Gubernatorial Candidates Talk Fish in Kodiak

[listen to the story here]
[Listen to the entire two-hour debate here]

Gubernatorial candidates Bill Walker, Sean Parnell and Byron Mallott in Kodiak Thursday night debating fisheries issues. Pam Foreman/KMXT photo

Gubernatorial candidates Bill Walker, Sean Parnell and Byron Mallott in Kodiak Thursday night debating fisheries issues. Pam Foreman/KMXT photo

Brianna Gibbs/KMXT
The three primary candidates running for governor this year convened at Kodiak’s Gerald C. Wilson Auditorium last night for a debate focused solely on topics related to the seafood industry. Incumbent Sean Parnell, Democrat Byron Mallott and Independent candidate Bill Walker fielded dozens of questions from a media panel, audience members and even each other during the event that was broadcast around the state.
One question posed by an audience member dealt with the Fish and Game and the department’s declining budgets in recent years.
Parnell said the state is getting a pretty good return on investment when you consider it is spending about $200 million on a $6 to $10 billion industry.
“The underlying premise of the question about cuts to Fish and Game – I can tell you that with this legislature we have championed putting more dollars into research when it comes to our fisheries. We have now over 100 people working on getting information as to why fisheries are declining – the salmon in particular – in the marine environment, with 36 projects on going. That is incredibly necessary to sustain our fisheries for the years to come. So bottom line is we’re going to continue making that investment – not just into research, but into management of our fisheries, as well as to the marketing aspects as well.”   

Another audience member asked what the candidates would do to help self-employed, uninsured fisherman get necessary medical coverage that often comes from an employer.
Walker was quick with his response and said he would accept expanded Medicaid for Alaska as soon as he took office for three reasons:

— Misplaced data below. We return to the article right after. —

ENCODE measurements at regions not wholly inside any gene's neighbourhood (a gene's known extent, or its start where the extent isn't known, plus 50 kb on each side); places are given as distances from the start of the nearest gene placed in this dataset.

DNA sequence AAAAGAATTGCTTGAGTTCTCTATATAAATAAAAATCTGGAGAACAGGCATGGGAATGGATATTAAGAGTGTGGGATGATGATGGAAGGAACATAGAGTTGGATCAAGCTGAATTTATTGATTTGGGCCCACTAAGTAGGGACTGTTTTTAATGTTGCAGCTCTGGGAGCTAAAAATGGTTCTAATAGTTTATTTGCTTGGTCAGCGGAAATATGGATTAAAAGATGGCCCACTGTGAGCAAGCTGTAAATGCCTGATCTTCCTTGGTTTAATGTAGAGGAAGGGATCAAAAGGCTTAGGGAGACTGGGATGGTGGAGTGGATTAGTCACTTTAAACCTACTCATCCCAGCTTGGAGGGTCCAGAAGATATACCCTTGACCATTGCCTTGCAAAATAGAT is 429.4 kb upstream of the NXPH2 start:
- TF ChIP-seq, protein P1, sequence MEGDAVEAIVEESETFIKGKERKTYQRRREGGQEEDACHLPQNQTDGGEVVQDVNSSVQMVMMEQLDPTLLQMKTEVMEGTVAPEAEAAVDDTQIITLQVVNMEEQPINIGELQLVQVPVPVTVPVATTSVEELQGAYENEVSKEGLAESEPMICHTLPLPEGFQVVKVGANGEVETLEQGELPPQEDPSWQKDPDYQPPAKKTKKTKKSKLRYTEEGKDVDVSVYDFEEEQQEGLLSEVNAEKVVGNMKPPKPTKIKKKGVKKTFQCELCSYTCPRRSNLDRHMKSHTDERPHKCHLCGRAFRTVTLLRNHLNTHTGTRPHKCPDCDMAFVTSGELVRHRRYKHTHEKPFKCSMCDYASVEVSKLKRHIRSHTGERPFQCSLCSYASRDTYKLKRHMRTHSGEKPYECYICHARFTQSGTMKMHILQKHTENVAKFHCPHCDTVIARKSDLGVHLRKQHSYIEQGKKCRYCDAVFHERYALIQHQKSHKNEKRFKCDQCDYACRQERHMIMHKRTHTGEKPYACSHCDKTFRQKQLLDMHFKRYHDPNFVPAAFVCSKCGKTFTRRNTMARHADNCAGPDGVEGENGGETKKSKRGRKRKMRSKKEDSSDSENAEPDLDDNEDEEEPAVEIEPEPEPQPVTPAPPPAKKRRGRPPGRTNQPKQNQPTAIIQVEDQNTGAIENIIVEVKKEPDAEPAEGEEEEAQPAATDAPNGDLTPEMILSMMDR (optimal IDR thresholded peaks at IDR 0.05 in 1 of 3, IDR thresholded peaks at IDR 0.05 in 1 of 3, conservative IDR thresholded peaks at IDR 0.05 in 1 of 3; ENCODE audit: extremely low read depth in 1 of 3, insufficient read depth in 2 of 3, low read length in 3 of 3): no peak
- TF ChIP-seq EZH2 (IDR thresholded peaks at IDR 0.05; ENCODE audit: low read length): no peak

“Number one – Alaskans have already paid for it. Number two – it helps between 10 and 40,000 Alaskans and three it creates over 4,000 medical positions in Alaska. And actually fourth it brings down the cost of healthcare in Alaska. There is no logical reason not to accept expanded Medicaid. I have heard from individual and individual, from parents on behalf of their children, from young people aged 26, 27, 28 – they’ve come off their parents’ insurance and they can’t afford to get insurance themselves. This is why I’m running as an independent. I can make these decisions – whatever is best for Alaska, that’s what I’ll do. This is not a partisan decision for me. This is what’s best for Alaska. I will accept expanded Medicaid.”
Candidates were also asked their opinions on religious and spiritual rights to fish, specifically in terms of subsistence harvests.
Mallott said he recognized that there is a real divide in this state when it comes to subsistence issues and he felt like it is something that needs to be resolved.
“Because we all have a spiritual connection with our natural resources, particularly those that sustain us bodily and yes, sustain us spiritually. We, as has been said, must protect at all costs, sustainability for future generations. But we also must recognize the uniqueness among Alaska’s people in the use and the reasons for the use of our resources. We must do it in a way that is sensitive and nuanced, and we must do it in a way that ultimately all Alaskans appreciate and understand and support for its uniqueness and it’s being something that is especially Alaskan.”
Last night’s debate also included a series of lighting rounds, where candidates had to race against each other to quickly ring a bell and answer a fisheries quiz questions. The questions were posed by the debate’s moderator, former Kodiak Mayor Jerome Selby.
“So the first one is how many species of salmon are fished commercially in Alaska? Five. Next question – what does CDQ stand for? Community Development Quota. Very good. And how many CDQ groups are there in Alaska? (*Together*) Six. There were a lot of bells there but you all got the right answer. It is six.”

You can find a link to the full debate on our website, kmxt.org.

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